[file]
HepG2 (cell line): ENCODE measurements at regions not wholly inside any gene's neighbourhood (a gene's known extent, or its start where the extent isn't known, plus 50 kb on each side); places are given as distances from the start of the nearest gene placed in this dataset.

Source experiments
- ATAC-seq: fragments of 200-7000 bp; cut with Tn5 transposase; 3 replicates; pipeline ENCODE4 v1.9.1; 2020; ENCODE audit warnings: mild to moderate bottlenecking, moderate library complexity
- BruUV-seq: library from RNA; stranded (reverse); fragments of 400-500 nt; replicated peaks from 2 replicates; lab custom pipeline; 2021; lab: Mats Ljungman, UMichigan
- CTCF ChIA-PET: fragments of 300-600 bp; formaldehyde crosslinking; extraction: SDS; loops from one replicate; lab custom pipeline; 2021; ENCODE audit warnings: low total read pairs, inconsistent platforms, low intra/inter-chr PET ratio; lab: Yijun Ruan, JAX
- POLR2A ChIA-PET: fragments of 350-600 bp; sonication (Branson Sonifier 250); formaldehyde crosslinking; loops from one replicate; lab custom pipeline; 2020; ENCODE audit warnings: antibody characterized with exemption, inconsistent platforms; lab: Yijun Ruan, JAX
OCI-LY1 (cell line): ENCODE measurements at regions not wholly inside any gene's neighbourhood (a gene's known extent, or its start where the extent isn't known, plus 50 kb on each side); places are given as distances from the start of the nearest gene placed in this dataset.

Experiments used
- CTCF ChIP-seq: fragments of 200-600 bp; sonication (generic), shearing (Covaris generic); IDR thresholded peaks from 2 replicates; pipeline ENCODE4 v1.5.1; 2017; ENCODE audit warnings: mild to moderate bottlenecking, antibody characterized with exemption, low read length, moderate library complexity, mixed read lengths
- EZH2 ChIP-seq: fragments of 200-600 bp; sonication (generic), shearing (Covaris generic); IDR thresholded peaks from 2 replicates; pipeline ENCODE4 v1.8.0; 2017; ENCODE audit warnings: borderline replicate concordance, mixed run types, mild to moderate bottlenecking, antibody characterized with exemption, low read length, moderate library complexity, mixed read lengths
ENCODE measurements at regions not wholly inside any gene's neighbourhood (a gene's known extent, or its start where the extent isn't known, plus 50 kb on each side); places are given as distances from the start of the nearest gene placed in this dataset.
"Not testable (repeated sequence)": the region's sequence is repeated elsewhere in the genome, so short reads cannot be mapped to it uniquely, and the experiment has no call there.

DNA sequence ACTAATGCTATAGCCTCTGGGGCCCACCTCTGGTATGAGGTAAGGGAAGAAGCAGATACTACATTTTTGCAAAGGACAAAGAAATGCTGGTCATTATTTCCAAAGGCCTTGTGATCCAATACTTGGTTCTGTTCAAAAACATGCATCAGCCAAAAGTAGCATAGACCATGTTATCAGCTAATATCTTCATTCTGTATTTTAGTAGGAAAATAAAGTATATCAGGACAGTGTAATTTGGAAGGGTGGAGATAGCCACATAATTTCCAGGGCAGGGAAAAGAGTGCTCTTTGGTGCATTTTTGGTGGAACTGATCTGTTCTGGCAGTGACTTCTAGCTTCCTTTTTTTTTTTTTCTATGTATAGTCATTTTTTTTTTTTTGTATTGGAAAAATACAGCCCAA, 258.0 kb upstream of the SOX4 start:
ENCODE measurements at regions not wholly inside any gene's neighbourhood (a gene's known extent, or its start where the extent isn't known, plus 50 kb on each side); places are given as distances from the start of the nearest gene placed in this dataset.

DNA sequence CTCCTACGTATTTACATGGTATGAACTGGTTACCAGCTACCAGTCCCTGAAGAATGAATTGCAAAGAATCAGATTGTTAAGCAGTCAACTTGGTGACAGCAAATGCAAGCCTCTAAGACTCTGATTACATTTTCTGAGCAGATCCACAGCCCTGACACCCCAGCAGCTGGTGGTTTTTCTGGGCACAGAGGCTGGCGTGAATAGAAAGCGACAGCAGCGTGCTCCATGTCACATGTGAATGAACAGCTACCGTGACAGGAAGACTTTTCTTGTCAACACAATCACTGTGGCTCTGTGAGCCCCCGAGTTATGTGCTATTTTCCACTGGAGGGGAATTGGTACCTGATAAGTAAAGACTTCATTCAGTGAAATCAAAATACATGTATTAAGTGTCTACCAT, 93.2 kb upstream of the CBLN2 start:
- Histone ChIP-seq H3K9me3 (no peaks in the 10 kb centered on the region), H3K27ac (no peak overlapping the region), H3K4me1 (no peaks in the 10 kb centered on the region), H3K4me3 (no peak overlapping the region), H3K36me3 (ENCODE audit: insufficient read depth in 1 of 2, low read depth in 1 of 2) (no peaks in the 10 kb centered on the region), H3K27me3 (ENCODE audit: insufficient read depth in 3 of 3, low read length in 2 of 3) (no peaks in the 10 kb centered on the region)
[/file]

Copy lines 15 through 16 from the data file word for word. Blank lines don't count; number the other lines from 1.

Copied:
DNA sequence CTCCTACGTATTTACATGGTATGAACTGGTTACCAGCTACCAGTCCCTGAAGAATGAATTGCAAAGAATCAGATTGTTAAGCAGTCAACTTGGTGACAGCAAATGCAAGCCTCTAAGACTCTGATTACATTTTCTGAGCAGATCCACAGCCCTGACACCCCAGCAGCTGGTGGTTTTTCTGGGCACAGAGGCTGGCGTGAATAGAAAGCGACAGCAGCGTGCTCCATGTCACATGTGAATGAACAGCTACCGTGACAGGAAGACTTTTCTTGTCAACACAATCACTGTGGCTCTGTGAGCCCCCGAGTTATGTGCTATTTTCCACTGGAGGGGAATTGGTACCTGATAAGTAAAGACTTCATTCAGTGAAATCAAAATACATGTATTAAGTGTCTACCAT, 93.2 kb upstream of the CBLN2 start:
- Histone ChIP-seq H3K9me3 (no peaks in the 10 kb centered on the region), H3K27ac (no peak overlapping the region), H3K4me1 (no peaks in the 10 kb centered on the region), H3K4me3 (no peak overlapping the region), H3K36me3 (ENCODE audit: insufficient read depth in 1 of 2, low read depth in 1 of 2) (no peaks in the 10 kb centered on the region), H3K27me3 (ENCODE audit: insufficient read depth in 3 of 3, low read length in 2 of 3) (no peaks in the 10 kb centered on the region)